Even if you own your home, you still need to pay property taxes, which can be a drain on your resources. That money could be better spent somewhere else, and financial constraints are one of the biggest reasons that retirees move out of their old homes.

Other Disadvantages to Aging in Place

There are additional cons with aging in place as well. Just as having family close by is an advantage to staying in your old home, there’s not much reason to stay where you are if your children and grandchildren live in far-off towns or even in different states.

In fact, many retirees choose to move out of their long-time home specifically to be closer to family, in order to preserve those all-important bonds and to enjoy their golden years surrounded by the love they deserve.

Many older Americans also find that it’s inconvenient to live in a large house, needing to climb stairs, needing to mow the lawn or shovel snow. The older you get, the less your body will want to do any of that, and the more confined your house suddenly becomes, paying for upkeep and taxes on a house you only use a portion of.  

“Downsizing” is a trend for a reason — you don’t need such a large home anymore, so you downsize to one more convenient and more consistent with your preferred post-retirement lifestyle. 

The Alternatives to Aging in Place

After reviewing the aging in place pros and cons, we know what you’re going to say: well if I’m not going live at home, where will I go? There are a number of answers to that question, all of which are excellent options depending on your circumstances. The first is to have family move back home, as this provides you with companionship as well as help around the house.

If your home isn’t really appropriate for your circumstances anymore, though, you can conversely leave your home and move in with family instead, though this requires there to be available space for you to do so.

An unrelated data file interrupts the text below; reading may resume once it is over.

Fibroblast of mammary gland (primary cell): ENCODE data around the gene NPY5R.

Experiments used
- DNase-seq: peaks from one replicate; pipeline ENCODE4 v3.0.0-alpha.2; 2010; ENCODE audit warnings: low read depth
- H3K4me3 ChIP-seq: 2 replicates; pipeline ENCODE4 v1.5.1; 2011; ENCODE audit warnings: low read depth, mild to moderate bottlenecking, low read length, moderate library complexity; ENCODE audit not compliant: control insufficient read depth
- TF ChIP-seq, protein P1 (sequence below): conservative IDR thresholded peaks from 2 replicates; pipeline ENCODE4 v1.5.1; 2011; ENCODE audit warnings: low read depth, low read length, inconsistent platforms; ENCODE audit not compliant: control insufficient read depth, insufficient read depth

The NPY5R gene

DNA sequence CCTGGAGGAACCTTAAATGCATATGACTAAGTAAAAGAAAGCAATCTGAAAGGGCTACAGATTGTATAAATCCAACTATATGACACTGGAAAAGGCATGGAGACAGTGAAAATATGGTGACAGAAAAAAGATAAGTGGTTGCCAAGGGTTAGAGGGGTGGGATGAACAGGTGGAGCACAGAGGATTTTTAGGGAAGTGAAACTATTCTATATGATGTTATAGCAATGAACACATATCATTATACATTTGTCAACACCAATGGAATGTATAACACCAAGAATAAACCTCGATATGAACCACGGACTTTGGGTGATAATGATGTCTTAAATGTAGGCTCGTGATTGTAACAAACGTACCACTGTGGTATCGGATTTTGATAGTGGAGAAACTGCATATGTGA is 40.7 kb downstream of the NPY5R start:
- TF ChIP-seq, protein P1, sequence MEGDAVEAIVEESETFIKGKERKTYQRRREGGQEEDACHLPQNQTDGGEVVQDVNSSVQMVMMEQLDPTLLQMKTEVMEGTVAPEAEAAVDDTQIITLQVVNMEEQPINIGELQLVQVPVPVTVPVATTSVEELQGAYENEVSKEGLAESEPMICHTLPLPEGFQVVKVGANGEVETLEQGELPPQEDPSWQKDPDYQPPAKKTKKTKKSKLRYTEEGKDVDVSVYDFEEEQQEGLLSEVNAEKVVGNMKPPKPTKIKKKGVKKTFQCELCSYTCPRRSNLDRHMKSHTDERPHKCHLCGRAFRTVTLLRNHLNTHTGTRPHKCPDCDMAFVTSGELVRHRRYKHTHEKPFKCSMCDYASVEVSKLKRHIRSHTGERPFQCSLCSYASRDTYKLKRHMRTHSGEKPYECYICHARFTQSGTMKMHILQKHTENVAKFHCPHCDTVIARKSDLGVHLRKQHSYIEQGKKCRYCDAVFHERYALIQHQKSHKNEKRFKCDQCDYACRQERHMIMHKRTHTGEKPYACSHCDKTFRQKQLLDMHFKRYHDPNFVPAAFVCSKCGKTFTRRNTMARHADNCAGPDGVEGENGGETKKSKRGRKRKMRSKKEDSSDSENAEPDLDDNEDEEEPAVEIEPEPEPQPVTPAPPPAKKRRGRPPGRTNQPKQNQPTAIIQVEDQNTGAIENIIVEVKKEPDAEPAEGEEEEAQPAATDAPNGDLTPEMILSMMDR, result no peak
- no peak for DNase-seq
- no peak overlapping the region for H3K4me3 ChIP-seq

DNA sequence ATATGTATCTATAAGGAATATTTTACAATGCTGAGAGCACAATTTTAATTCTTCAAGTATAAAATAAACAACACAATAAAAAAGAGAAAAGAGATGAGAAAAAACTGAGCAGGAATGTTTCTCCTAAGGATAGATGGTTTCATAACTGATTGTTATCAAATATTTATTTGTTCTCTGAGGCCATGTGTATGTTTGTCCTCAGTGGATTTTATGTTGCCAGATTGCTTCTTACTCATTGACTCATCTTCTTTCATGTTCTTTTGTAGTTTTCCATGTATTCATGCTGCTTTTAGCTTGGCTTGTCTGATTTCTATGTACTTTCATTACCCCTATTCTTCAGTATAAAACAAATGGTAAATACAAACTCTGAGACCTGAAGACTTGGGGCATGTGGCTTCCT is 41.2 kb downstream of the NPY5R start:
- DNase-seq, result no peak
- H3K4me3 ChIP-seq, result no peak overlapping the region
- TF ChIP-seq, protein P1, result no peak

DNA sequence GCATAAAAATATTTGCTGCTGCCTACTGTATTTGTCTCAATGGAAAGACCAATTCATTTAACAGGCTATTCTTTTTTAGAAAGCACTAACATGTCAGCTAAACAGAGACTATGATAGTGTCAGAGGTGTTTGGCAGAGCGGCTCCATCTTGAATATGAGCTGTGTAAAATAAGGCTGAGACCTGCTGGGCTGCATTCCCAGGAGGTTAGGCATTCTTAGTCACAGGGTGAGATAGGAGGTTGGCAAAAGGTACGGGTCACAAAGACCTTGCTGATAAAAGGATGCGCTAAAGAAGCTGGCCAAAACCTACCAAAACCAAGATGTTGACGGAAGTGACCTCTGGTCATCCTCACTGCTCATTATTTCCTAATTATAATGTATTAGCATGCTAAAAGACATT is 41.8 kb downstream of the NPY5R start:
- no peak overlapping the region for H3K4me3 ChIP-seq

Because these alternatives aren’t always feasible, moving to a retirement community is a timelessly popular option. Many retirees will downsize and move by putting their old home up for sale and using the proceeds, plus their retirement income, to pay for an apartment, cottage, or semi-detached home in a retirement community.

Doing so makes your dollar stretch much further, as you are no longer responsible for paying upkeep and maintenance on a big, expensive house like you were before. It surrounds you with similar people to your situation, and comes with added perks like clubs and activities, pools and fitness centers, restaurant-style dining options, and other benefits.

Learning More About Retirement Community Living

Moving to a retirement community might not be right for everyone, but it’s still an attractive alternative to aging in place. Whether you choose aging in place or retirement community living, you need to make an informed decision. That’s why it’s important to learn about the advantages of downsizing in retirement as well as the benefits of aging in place. Remember: retirement is all about enjoying yourself, so choose what’s best for you!